It's been two years since Apple CEO Steve Jobs stumped for a gentleman's agreement with Palm CEO Ed Colligan through which neither company would hire employees away from the other.
And it's been two years since Colligan politely declined Jobs' offer, saying the idea of such a pact was both wrong and possibly illegal.
In the wake of the August 2007 communications between Jobs and Colligan, which were chronicled this week in a Bloomberg report, Palm continued to pluck employees from the Apple tree. While current Palm CEO Jon Rubinstein left Apple for Palm just months before Jobs reached out to Colligan, Rubinstein has since wooed away a handful of Apple employees. Now, three former Apple executives, including Rubinstein, sit on Palm's 10-person team of key executives.
With the communications between Apple's Jobs and Palm's Colligan coming to light, what happens now? Does Palm stop poaching from Apple because of public scrutiny? Does Apple step up its game and fight Palm over not only employees but intellectual property? And does the government need to get involved and probe Jobs' proposed no-poaching agreement?
Likely, none of those things will happen.
First, Palm wants to beat Cupertino, Calif.-based Apple. Palm was a smartphone and mobile device pioneer. In their eyes, Apple is a Johnny-come-lately that developed a stellar product in the Apple iPhone, and Palm wants to do everything in its power to rival the fruits of Apple's labor. That's why Palm picked up Rubinstein in the first place. Palm was in the early development of what are now the Palm Pre and Palm's webOS, Palm's answer to the iPhone. The Pre probably wouldn't be if it hadn't been for a few Apple additions to Palm's roster, whether on the executive or engineering side. As long as Palm's Apple picking continues to produce, nothing will stop it.
So how will Apple respond now that the Jobs and Colligan communiques are somewhat public? It's probably best for Apple to leave Palm alone for the time being. The Bloomberg report highlighted Steve Jobs' childishness, noting that when Colligan declined Jobs' no poaching offer, Jobs reminded Colligan of Apple's arsenal of patents and its fat stacks of cash, big assets if the two were ever to be embroiled in a court battle.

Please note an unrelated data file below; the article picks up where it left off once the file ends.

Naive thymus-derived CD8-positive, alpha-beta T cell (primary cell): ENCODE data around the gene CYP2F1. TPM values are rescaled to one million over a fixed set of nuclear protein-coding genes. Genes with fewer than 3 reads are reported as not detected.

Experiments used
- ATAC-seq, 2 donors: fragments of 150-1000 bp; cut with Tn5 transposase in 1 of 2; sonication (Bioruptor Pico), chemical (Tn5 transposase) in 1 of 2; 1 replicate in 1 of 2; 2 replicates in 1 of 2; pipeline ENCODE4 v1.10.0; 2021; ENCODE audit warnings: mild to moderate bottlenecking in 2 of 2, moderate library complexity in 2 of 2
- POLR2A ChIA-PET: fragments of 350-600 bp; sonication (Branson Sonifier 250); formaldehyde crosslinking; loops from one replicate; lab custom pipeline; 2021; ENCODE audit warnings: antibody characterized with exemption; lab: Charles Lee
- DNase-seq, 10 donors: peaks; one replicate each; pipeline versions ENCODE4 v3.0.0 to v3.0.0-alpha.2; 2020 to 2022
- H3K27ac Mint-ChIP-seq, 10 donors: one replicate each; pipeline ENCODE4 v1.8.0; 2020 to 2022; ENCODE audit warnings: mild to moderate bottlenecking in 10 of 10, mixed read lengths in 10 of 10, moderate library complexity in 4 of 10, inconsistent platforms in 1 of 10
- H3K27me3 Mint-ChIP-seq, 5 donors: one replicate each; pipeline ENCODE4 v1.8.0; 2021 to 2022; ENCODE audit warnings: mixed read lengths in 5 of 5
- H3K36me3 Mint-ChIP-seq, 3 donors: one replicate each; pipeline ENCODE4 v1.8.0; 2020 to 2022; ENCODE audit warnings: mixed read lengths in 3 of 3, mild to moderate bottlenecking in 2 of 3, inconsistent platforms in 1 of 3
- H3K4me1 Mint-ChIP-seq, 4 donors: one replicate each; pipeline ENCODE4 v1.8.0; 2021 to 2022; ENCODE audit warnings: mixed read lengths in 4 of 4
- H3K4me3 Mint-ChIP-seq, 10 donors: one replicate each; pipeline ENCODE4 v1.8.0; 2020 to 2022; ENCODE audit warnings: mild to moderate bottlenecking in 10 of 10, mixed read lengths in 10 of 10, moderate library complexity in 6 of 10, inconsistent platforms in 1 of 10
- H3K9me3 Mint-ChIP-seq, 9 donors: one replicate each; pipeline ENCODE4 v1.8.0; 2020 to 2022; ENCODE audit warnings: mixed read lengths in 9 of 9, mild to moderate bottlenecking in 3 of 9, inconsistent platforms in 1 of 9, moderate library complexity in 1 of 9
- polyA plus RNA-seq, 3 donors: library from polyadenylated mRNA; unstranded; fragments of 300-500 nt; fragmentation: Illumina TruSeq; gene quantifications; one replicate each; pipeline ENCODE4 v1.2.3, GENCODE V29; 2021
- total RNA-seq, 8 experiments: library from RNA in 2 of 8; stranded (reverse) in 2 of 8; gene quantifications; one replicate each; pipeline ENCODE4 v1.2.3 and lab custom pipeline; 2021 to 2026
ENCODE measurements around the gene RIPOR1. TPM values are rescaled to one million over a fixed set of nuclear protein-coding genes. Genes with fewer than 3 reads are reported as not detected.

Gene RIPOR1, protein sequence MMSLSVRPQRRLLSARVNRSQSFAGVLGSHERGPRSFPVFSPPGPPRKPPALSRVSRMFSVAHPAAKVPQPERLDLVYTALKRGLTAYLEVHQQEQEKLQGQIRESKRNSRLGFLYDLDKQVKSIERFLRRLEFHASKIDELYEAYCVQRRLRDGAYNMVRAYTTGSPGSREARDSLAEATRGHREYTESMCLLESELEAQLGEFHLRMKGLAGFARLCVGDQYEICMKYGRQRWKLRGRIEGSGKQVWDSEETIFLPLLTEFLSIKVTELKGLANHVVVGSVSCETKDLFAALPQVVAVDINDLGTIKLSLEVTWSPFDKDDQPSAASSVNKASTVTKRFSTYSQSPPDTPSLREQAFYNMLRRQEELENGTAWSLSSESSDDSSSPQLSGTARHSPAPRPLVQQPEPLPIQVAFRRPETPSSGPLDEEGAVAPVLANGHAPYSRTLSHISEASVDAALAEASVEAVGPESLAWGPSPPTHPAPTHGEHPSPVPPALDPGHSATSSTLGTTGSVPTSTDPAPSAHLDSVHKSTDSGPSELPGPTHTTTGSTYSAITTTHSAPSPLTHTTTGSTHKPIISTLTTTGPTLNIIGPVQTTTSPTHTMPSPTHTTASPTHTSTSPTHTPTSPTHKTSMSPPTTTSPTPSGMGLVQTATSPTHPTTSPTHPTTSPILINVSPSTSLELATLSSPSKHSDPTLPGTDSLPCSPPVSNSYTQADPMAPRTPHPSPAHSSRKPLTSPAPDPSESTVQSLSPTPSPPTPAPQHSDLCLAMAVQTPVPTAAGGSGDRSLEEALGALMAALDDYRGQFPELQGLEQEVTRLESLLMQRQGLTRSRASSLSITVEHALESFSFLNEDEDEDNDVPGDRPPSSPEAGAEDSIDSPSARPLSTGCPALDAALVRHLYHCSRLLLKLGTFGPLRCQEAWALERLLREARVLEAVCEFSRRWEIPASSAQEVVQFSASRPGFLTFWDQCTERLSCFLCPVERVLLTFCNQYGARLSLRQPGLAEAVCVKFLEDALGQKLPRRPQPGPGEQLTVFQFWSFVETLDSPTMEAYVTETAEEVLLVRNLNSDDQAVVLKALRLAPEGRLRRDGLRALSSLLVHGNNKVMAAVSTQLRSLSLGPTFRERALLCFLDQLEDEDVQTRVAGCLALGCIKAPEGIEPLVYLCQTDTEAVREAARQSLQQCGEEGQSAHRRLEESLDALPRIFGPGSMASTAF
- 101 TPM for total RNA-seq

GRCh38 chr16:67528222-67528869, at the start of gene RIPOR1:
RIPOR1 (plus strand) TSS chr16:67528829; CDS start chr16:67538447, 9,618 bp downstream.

Since the exchanges between Colligan and Jobs, Apple has made similar veiled threats against Palm, with Apple acting CEO Tim Cook responding to a question about the Palm Pre in a January earnings call saying "we're going to go after anybody" that rips off Apple's intellectual property and will "use whatever weapons we have at our disposal." But unless Sunnyvale, Calif.-based Palm is blatantly stepping on Apple's toes, it's more beneficial for Apple to sit back and do nothing, or risk another public black eye.
And then there's the question of government involvement. That's more complex. The U.S. Department of Justice is already investigating collusion in the high-tech industry, and a case like this could be taken into consideration. Would it be grounds for its own investigation? Probably not, considering it was two years ago and nothing really came of the discussions anyway.
So, in the end, as the dust settles around the Apple and Palm no-poaching pact that never was, it looks like things are going to stay the same for the foreseeable future. That is until one of the companies slips up again.